Bearcats on the Road
The past week has been entirely devoted to directed research. The complement of 22 students in the program were broken up into six different groups whose research groups included both physical and social science topics. Some of the most interesting projects, in my opinion, were: biodiversity in local forests, the growing cordycep (an extremely valuable Himalayan fungi) market, conservation around religious sites and, my own research project, the effects of forestry management practices on local forest stands.
Being that the entire summer semester program is six weeks long, the directed research component is extremely compact. The first day of the project was spent writing a six-page research proposal with my three other colleagues. The next four days of the project were used to collect data at nearby Kikila Pass, a local conifer forest at the top of a mountain. This field research included coring trees and collecting data on the regeneration of specific pine species in a managed forest stand. The field research experience is a new type of learning that I’ve never been exposed to before, and it was something that I really enjoyed. I got to work closely with authors in the field who had written the research that I’d used in my proposal which provided me with an incredible wealth of information to tap into.
After four days of data collection and in-depth data analysis, the hardest part of the research was upon me. The requirement for our research paper was 16-pages (single-spaced) written in the span of around 36 hours. In addition, we had to develop a presentation and a poster for a symposium. Needless to say, there was relatively little sleep the past several days, but the research materials somehow got finished! After giving the presentation to our classmates, I was selected with another member of my group to give the presentation again to the government staff the following day.
Anyone who knows me somewhat well knows that presentations aren’t exactly my favorite thing in the world, but after another jam-packed 24 hours of work, I was ready to present the research in front of a crowd of 50 people in our symposium. I was the very first student to speak in the first presentation of the day, but I can say that the presentation went very well and that I also looked rather official in my all-black gho that I had to wear for the occasion.
After all the stress of the research, the program directors decided that we were due for a bit of break. That break came in the form of an eight-mile hike to the top of the ridge above campus. Luckily, I enjoy rigorous hikes, but I can’t say the same for all my peers. It was a tough hike, too, but the payoff at the end was incredible. From the top, I was surrounded by prayer flags, whipping winds and around 40-degree temperatures (Yes, in summer! We were at about 12,000 feet). I could see the valley we have been staying in, Bumthang, as well as the neighboring valley of Chumae, which culminated in being one of my favorite experiences of this entire study abroad so far.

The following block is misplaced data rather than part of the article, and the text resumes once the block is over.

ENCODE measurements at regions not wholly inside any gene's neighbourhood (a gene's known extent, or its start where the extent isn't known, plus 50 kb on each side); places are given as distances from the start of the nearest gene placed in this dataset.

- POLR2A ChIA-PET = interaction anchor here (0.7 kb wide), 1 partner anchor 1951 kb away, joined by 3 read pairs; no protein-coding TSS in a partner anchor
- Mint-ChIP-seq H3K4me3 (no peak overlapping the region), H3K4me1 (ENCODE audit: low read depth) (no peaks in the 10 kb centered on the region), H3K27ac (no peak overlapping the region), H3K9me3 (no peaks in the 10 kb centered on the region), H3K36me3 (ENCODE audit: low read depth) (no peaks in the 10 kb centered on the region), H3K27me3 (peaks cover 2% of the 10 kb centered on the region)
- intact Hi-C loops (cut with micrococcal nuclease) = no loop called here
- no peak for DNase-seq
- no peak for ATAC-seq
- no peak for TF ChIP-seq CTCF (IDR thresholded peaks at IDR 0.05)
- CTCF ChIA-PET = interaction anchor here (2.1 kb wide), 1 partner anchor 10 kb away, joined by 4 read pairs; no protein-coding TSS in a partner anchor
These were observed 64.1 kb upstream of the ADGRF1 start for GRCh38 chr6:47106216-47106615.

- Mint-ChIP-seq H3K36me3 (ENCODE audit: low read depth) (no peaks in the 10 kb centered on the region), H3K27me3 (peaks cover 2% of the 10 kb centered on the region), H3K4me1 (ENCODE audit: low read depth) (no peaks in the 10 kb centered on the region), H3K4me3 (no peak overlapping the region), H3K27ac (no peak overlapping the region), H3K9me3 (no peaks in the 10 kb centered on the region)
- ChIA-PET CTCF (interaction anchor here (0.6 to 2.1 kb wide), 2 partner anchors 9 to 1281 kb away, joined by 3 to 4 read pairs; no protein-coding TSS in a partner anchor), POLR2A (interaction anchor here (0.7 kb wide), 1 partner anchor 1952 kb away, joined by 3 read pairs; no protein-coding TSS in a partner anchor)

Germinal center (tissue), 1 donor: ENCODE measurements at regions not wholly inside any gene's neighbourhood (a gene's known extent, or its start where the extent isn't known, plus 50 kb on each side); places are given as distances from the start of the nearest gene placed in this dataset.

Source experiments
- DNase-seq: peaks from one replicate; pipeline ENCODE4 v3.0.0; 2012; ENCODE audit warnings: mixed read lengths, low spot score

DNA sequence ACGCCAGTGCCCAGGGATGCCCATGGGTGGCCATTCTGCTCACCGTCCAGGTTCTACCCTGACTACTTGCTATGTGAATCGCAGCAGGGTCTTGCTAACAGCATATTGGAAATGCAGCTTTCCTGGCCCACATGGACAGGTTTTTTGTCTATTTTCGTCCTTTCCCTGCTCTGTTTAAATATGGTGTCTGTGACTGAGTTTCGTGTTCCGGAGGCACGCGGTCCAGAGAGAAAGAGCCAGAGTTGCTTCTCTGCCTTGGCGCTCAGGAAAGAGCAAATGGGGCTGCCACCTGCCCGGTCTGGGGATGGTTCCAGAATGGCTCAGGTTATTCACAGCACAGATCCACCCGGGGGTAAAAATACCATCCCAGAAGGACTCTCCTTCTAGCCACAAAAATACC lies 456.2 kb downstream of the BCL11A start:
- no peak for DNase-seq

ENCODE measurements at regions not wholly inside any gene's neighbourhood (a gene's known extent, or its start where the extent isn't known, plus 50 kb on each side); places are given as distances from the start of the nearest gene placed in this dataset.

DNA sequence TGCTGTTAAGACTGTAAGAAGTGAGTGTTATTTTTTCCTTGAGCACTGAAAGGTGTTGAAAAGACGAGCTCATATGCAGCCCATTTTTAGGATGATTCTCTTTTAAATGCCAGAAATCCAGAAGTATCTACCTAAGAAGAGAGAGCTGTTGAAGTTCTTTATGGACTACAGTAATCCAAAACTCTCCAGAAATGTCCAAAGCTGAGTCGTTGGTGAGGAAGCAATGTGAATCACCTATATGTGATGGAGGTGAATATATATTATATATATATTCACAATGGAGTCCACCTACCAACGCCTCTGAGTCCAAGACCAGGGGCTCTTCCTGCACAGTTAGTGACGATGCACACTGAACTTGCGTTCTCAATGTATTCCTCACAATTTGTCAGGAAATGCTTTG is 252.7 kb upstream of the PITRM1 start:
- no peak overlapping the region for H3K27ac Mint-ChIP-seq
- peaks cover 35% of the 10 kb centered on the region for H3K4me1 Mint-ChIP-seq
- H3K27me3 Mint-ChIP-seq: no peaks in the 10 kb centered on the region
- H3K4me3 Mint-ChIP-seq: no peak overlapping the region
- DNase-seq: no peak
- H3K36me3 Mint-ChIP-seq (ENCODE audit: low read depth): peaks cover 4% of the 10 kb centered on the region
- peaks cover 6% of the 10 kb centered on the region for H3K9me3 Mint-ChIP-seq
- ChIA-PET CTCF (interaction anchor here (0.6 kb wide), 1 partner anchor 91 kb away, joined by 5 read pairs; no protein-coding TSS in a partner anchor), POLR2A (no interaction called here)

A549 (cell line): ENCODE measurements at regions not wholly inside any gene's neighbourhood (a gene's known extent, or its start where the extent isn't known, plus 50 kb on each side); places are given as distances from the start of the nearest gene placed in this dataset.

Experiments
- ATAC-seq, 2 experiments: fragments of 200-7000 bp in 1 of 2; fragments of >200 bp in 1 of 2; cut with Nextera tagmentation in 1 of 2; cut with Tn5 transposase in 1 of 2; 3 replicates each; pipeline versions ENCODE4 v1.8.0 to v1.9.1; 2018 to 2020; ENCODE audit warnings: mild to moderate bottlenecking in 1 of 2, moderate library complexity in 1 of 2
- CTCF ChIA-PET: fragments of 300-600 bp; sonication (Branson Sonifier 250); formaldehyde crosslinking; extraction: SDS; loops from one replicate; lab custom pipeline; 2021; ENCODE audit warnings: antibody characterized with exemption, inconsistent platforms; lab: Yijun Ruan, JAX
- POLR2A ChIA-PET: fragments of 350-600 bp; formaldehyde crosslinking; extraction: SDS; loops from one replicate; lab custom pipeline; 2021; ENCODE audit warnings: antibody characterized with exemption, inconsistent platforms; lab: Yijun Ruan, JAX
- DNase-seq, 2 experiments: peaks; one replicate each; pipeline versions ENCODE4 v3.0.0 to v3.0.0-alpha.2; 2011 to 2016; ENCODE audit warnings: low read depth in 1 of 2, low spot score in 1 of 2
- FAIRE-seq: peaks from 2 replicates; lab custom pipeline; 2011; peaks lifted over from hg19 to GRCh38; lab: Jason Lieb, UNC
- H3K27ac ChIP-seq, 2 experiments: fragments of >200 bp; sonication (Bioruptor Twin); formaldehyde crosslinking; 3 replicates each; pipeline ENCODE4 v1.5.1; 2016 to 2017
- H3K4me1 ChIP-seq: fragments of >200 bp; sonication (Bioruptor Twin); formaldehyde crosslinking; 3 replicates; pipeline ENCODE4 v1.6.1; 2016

So, now it’s time to move again. I’m all packed up and tomorrow we head off to one of Bhutan’s larger cities, Paro. We’ll be finishing up our studies there and visiting the world-famous Tiger’s Nest Monastery before heading back for the states on the 15th. It’s hard to believe it’s that time already.
The past several days have been filled with a plethora of cultural experiences with locals in and around campus. While simply walking down the street can tell you a lot about the Bhutanese people, it is something else completely to spend significant amounts of time talking with a Buddhist monk or staying with a family. Luckily, I’ve been able to do both of those things in the span of a few days.
As part of a field exercise, we traveled to a nearby monastery where a major Bhutanese religious figure was believed to have visited 1,300 years ago. This monastic community was in many ways like the one I’m used to at Saint Vincent, and in other ways, so very different. None of the monks spoke English, so we had to communicate through translators who helped us pose our questions. We were welcomed with hospitality by the monks who dressed in dark red and orange robes with sashes across their chests that ranged in color from yellow to purple. For my time with the monk, I asked him two questions: what did he find most rewarding about his monastic lifestyle and what advice he had for a young American man? First, he told me that in his prayers and spiritual aid of others, he was able to help a lot of people he’d otherwise never be able to help. As for the life advice, he spoke for about three straight minutes. How much of the final product I got in translation, I can’t be sure, but here is the short version of what he told me: